Adam Feldman, Time Out NY: Why so soon? A better question might be: Why not? This Cabaret is a superb production of one of the great Broadway musicals of all time-an exhilarating, harrowing masterpiece. In Sam Mendes and Rob Marshall's staging, Cumming is the corroded soul of the show; he haunts it and intrudes on it, magnetically mercurial...Cumming's bouncy downtown energy keeps Cabaret from seeming like a period piece, and his new costars pull their weight. Waifish and vocally tremulous, Michelle Williams is credibly lost as Sally Bowles, a wanna-be bad girl who sings at the club; Bill Heck is appealing as her unlikely lover, Cliff, a sexually ambiguous writer. Though too young for their roles, Linda Emond and the lovable Danny Burstein are forceful and touching as Cliff's practical landlady and her menschy Jewish suitor; and Gayle Rankin is vividly gaudy as Fräulein Kost, a whore with a heart of flint.
Joe Dziemianowicz, New York Daily News: Though Michelle Williams is credible but not memorable in her Broadway debut as songstress Sally Bowles, her performance can't mar the Roundabout's redo (re-revival?) of its Tony-winning 1998 take at Studio 54...As before, the oily emcee looms especially large. Alan Cumming won a Tony for the role 16 years ago. Beaming with creepy charisma, the sly Cumming is better than ever conjuring an androgynous bottom feeder whose smile hides something much darker and grimmer... a platinum-blond Williams assumes an English accent and an almost jolly and girlish demeanor flecked with desperation. She comes off so feathery that Sally could fly away -- except for her full-tilt go at the title song. Besides that final scene, Williams comes off paler and wispier than desired. Maybe next time.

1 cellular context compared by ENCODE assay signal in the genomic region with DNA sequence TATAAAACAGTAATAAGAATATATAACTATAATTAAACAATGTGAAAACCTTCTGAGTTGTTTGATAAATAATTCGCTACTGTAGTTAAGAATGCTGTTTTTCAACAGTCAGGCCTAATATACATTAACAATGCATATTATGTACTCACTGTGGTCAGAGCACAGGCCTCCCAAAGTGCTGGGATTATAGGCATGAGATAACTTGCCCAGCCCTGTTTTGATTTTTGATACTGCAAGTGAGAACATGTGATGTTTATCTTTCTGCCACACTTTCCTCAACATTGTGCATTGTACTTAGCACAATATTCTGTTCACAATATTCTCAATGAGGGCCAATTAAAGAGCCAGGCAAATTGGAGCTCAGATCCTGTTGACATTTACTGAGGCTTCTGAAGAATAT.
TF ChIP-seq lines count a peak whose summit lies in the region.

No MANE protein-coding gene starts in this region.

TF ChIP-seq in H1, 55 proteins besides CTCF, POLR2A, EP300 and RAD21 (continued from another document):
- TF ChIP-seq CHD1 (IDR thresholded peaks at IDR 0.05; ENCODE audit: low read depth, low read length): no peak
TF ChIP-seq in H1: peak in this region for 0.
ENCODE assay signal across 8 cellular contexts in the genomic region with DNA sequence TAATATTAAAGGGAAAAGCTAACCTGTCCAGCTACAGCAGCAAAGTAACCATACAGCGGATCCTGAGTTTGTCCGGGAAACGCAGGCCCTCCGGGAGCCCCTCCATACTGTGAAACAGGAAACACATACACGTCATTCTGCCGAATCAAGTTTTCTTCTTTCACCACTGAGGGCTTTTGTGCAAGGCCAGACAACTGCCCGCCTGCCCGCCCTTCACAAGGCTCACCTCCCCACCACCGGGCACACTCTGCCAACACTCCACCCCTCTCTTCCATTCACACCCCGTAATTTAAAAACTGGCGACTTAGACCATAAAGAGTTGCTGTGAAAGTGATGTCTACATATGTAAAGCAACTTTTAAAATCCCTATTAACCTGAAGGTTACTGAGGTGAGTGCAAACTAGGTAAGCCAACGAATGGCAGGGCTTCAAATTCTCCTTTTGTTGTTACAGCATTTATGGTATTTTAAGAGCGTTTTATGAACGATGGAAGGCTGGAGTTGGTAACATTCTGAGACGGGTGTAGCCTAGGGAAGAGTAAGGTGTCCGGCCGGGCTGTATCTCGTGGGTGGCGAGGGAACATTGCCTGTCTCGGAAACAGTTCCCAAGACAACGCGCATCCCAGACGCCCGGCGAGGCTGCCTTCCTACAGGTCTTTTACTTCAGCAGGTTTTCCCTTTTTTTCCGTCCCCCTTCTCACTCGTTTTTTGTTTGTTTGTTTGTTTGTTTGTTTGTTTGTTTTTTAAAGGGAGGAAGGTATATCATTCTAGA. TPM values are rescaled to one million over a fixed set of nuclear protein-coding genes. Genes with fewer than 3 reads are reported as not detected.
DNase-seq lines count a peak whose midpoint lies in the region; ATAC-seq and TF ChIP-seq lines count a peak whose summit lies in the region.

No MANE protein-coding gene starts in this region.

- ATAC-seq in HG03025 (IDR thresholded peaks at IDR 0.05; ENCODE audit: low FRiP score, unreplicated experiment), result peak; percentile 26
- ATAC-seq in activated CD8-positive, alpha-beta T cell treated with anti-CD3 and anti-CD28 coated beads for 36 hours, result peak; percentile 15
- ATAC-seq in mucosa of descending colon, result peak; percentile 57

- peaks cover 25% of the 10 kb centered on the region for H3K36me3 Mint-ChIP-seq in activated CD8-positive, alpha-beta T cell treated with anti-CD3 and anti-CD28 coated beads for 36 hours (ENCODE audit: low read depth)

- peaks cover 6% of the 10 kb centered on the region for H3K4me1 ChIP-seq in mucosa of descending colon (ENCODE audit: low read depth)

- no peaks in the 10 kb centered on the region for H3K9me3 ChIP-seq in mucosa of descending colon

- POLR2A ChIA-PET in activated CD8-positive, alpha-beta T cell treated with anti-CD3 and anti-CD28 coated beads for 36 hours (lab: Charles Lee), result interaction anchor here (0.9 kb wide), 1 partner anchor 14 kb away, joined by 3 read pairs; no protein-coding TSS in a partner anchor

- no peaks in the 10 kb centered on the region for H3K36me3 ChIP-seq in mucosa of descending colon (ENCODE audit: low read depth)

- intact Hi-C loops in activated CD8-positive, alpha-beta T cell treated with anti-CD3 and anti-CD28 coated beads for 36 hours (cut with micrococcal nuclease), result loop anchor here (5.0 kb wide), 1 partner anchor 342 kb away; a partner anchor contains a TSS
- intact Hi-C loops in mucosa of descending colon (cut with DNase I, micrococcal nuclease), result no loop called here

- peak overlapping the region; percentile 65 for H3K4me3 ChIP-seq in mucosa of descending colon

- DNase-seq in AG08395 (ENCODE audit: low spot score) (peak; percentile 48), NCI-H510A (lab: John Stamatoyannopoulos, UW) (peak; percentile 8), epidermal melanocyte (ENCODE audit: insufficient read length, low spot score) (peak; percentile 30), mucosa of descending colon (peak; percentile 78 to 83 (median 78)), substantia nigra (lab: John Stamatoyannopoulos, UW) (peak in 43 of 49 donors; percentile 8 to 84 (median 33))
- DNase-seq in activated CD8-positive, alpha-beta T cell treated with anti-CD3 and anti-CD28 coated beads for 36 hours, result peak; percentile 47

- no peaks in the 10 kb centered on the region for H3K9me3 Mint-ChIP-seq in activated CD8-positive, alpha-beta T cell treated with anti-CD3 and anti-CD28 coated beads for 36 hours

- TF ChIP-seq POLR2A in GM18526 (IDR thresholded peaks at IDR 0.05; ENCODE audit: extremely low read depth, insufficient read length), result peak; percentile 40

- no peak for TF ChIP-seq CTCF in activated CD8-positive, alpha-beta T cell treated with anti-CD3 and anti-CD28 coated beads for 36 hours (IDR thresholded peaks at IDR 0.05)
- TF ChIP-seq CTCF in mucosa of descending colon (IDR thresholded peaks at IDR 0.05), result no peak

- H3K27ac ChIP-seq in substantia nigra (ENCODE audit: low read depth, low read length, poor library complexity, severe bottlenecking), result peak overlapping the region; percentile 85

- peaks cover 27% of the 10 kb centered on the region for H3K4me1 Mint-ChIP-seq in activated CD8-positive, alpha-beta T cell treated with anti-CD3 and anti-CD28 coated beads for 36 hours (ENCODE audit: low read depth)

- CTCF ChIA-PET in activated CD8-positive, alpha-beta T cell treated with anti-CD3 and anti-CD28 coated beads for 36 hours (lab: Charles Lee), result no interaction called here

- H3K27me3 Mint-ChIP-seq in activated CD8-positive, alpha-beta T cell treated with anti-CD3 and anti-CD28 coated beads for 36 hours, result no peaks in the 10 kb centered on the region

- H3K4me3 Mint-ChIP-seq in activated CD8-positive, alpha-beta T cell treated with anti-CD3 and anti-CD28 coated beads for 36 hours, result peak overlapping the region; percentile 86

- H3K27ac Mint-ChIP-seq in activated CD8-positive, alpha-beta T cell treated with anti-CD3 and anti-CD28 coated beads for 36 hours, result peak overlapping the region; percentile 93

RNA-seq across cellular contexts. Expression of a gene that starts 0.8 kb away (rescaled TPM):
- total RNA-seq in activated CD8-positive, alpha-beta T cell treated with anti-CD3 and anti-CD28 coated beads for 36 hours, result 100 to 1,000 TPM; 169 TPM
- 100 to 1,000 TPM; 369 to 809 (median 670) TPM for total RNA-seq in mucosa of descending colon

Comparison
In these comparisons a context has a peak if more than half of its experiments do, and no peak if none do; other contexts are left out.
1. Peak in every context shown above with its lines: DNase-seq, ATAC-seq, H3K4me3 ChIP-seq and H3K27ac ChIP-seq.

David Finkle, The Huffington Post: Let me quickly specify that Cumming, repeating the role that brought him a Tony 16 years ago, is every juicy leer as good now as he was then in his role of the deliciously decadent compere at the Third Reich's Kit Kat Klub in Berlin...Time now unfortunately, for the problems besetting this Cabaret incarnation. The major one is the accomplished movie star Michelle Williams in her Main Stem bow as Sally Bowles...The singing's not the snag. Just about everything else, starting with her English accent, is...The high point and low point of her performance are the same: her rendition of the title song. Technically, she delivers it extremely well and for her efforts receives sustained applause. As an expression of Sally Bowles's state of mind, the way librettist Joe Masteroff and Ebb write, Williams has it all wrong--and so have director Mendes, Marshall and Onrubia, if they're allowing this misconstrued treatment.